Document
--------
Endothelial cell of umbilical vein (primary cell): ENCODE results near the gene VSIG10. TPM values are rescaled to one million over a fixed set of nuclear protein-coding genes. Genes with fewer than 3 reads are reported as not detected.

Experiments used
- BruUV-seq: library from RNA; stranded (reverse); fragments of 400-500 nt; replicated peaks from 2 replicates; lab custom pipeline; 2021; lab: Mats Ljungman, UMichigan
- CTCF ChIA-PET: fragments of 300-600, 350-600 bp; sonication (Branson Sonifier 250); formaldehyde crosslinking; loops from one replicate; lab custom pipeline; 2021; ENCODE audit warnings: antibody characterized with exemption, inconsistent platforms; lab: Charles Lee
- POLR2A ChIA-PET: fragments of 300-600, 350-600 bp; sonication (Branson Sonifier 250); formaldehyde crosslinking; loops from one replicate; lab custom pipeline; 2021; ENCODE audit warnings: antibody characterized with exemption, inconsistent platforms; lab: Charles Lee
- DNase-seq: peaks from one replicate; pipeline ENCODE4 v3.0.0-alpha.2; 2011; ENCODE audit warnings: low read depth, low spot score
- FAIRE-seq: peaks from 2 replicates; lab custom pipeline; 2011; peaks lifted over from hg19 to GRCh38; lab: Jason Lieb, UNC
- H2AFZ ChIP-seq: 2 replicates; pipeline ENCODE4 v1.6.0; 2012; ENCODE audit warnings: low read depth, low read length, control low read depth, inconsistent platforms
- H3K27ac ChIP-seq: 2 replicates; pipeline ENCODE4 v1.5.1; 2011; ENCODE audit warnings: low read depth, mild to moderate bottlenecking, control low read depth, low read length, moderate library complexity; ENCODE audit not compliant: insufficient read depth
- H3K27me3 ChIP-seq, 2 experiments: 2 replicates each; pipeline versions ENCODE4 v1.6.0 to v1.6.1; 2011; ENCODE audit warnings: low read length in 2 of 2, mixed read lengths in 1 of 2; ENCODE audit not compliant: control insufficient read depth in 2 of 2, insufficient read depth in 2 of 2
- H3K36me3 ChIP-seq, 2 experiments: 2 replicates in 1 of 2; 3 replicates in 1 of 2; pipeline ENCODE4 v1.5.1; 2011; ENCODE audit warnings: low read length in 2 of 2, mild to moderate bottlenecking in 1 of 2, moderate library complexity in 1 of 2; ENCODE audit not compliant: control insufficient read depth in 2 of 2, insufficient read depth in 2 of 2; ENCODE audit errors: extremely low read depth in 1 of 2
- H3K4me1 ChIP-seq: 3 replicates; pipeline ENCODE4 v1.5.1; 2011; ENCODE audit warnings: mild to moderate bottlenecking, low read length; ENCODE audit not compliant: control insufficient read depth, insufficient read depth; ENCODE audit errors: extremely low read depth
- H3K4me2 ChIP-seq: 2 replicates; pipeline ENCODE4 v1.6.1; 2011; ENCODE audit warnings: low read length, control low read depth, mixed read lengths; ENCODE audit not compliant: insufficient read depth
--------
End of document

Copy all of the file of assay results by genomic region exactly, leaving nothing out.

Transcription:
Endothelial cell of umbilical vein (primary cell): ENCODE results near the gene VSIG10. TPM values are rescaled to one million over a fixed set of nuclear protein-coding genes. Genes with fewer than 3 reads are reported as not detected.

Experiments used
- BruUV-seq: library from RNA; stranded (reverse); fragments of 400-500 nt; replicated peaks from 2 replicates; lab custom pipeline; 2021; lab: Mats Ljungman, UMichigan
- CTCF ChIA-PET: fragments of 300-600, 350-600 bp; sonication (Branson Sonifier 250); formaldehyde crosslinking; loops from one replicate; lab custom pipeline; 2021; ENCODE audit warnings: antibody characterized with exemption, inconsistent platforms; lab: Charles Lee
- POLR2A ChIA-PET: fragments of 300-600, 350-600 bp; sonication (Branson Sonifier 250); formaldehyde crosslinking; loops from one replicate; lab custom pipeline; 2021; ENCODE audit warnings: antibody characterized with exemption, inconsistent platforms; lab: Charles Lee
- DNase-seq: peaks from one replicate; pipeline ENCODE4 v3.0.0-alpha.2; 2011; ENCODE audit warnings: low read depth, low spot score
- FAIRE-seq: peaks from 2 replicates; lab custom pipeline; 2011; peaks lifted over from hg19 to GRCh38; lab: Jason Lieb, UNC
- H2AFZ ChIP-seq: 2 replicates; pipeline ENCODE4 v1.6.0; 2012; ENCODE audit warnings: low read depth, low read length, control low read depth, inconsistent platforms
- H3K27ac ChIP-seq: 2 replicates; pipeline ENCODE4 v1.5.1; 2011; ENCODE audit warnings: low read depth, mild to moderate bottlenecking, control low read depth, low read length, moderate library complexity; ENCODE audit not compliant: insufficient read depth
- H3K27me3 ChIP-seq, 2 experiments: 2 replicates each; pipeline versions ENCODE4 v1.6.0 to v1.6.1; 2011; ENCODE audit warnings: low read length in 2 of 2, mixed read lengths in 1 of 2; ENCODE audit not compliant: control insufficient read depth in 2 of 2, insufficient read depth in 2 of 2
- H3K36me3 ChIP-seq, 2 experiments: 2 replicates in 1 of 2; 3 replicates in 1 of 2; pipeline ENCODE4 v1.5.1; 2011; ENCODE audit warnings: low read length in 2 of 2, mild to moderate bottlenecking in 1 of 2, moderate library complexity in 1 of 2; ENCODE audit not compliant: control insufficient read depth in 2 of 2, insufficient read depth in 2 of 2; ENCODE audit errors: extremely low read depth in 1 of 2
- H3K4me1 ChIP-seq: 3 replicates; pipeline ENCODE4 v1.5.1; 2011; ENCODE audit warnings: mild to moderate bottlenecking, low read length; ENCODE audit not compliant: control insufficient read depth, insufficient read depth; ENCODE audit errors: extremely low read depth
- H3K4me2 ChIP-seq: 2 replicates; pipeline ENCODE4 v1.6.1; 2011; ENCODE audit warnings: low read length, control low read depth, mixed read lengths; ENCODE audit not compliant: insufficient read depth